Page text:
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Report: Too Many High School Suspensions Cost California Billions

A new report says the state overuses suspensions for high schoolers, leading to more dropouts. (Darnok/Morguefile)
A new report says the state overuses suspensions for high schoolers, leading to more dropouts. (Darnok/Morguefile)
March 13, 2017

SACRAMENTO, Calif. – California could save billions of dollars by reducing the number of high school suspensions and favoring rehabilitation over punishment, according to a new study by the California Dropout Research Project.

Researchers followed more than 100 randomly chosen 10th graders from across the state for three years, and found that suspension reduced the chances of graduation by almost 7 percent.

What's more, lead author Russell Rumberger, professor emeritus at UC Santa Barbara, calculates that each dropout costs society almost $570,000 over a lifetime.

"They're less likely to get a job, and if they do they have lower earnings over their entire lifetime,” he points out. “They're also more likely to engage in criminal activities, which has a cost to taxpayers and to private citizens. They typically require more public health assistance, and finally they're more likely to be on welfare."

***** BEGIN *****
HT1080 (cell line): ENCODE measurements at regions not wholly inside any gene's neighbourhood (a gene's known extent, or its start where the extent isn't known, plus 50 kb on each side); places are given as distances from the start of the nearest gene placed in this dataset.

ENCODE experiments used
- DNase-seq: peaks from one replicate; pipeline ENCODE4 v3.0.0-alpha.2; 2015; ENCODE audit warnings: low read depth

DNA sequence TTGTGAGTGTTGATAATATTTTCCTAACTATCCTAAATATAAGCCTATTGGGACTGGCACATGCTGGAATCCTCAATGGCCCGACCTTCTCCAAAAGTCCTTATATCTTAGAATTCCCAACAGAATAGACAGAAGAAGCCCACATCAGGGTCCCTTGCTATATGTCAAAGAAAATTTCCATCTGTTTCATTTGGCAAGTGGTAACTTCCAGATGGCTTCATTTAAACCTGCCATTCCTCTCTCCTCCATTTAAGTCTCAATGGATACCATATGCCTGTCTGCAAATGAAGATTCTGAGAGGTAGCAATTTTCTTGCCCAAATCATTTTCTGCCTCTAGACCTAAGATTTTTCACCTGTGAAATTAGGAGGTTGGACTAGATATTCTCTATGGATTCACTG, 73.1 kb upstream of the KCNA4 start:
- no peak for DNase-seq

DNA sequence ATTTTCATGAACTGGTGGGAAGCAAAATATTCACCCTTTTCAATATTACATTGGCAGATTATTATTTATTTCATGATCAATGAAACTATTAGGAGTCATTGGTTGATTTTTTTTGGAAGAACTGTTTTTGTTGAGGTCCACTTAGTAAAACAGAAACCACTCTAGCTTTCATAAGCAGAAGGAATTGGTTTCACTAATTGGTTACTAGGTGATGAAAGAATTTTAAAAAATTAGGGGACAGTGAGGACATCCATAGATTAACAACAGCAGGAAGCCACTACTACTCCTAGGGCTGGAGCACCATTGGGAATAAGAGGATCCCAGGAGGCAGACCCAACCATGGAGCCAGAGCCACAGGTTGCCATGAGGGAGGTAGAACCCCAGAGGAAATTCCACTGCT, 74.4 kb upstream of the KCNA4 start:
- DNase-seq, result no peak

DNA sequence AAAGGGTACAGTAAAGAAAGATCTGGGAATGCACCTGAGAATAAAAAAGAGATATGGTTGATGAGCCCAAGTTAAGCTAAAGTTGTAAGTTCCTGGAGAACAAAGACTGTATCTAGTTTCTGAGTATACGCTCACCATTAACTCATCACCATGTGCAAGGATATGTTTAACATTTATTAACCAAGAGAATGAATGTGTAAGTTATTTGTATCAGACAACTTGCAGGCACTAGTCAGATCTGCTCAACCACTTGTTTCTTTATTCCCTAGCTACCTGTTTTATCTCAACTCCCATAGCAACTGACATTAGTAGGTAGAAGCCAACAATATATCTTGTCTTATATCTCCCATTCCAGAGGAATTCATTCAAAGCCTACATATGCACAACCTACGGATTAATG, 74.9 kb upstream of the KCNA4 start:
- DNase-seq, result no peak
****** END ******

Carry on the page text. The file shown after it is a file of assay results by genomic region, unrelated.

The report suggests that districts work on the root cause of the bad behavior rather than simply meting out punishment. It praises districts such as the Los Angeles Unified School District that fund restorative justice programs and use positive behavioral intervention and supports.

Rumsberger says California is moving forward – recently including suspension rates in districts' annual evaluations.

"Schools and districts are now going to be formally accountable for their suspension rates, so we think it's going to give incentives for places to reduce their suspension rates," he states.

The report endorses programs that work to address some of the factors that lead to bad behavior in school, including stresses at home, frustration over academic failure and a feeling of being disconnected from the school community.


Suzanne Potter, Public News Service - CA